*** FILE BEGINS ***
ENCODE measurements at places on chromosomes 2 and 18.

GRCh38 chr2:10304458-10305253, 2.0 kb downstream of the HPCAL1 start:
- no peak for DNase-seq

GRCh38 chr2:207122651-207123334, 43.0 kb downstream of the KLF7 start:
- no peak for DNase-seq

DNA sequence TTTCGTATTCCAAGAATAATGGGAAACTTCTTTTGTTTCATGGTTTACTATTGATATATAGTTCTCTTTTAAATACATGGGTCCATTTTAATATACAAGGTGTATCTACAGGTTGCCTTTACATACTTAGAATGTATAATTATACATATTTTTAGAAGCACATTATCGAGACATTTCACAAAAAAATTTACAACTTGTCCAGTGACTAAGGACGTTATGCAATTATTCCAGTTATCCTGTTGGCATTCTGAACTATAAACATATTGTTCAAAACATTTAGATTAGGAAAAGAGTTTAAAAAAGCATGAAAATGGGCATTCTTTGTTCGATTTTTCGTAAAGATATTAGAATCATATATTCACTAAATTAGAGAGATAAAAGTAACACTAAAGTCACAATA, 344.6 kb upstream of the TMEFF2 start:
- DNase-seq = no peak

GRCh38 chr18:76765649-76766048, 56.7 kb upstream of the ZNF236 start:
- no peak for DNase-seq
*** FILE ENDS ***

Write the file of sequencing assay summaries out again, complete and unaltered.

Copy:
ENCODE measurements at places on chromosomes 2 and 18.

GRCh38 chr2:10304458-10305253, 2.0 kb downstream of the HPCAL1 start:
- no peak for DNase-seq

GRCh38 chr2:207122651-207123334, 43.0 kb downstream of the KLF7 start:
- no peak for DNase-seq

DNA sequence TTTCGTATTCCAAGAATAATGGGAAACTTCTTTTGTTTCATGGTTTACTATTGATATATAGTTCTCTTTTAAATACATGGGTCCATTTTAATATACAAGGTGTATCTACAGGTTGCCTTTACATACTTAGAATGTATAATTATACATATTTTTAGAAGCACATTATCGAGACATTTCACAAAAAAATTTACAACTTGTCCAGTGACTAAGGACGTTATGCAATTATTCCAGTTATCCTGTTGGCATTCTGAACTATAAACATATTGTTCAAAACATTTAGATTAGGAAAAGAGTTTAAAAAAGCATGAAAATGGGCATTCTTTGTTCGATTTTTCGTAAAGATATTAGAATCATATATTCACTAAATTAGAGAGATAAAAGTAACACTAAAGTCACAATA, 344.6 kb upstream of the TMEFF2 start:
- DNase-seq = no peak

GRCh38 chr18:76765649-76766048, 56.7 kb upstream of the ZNF236 start:
- no peak for DNase-seq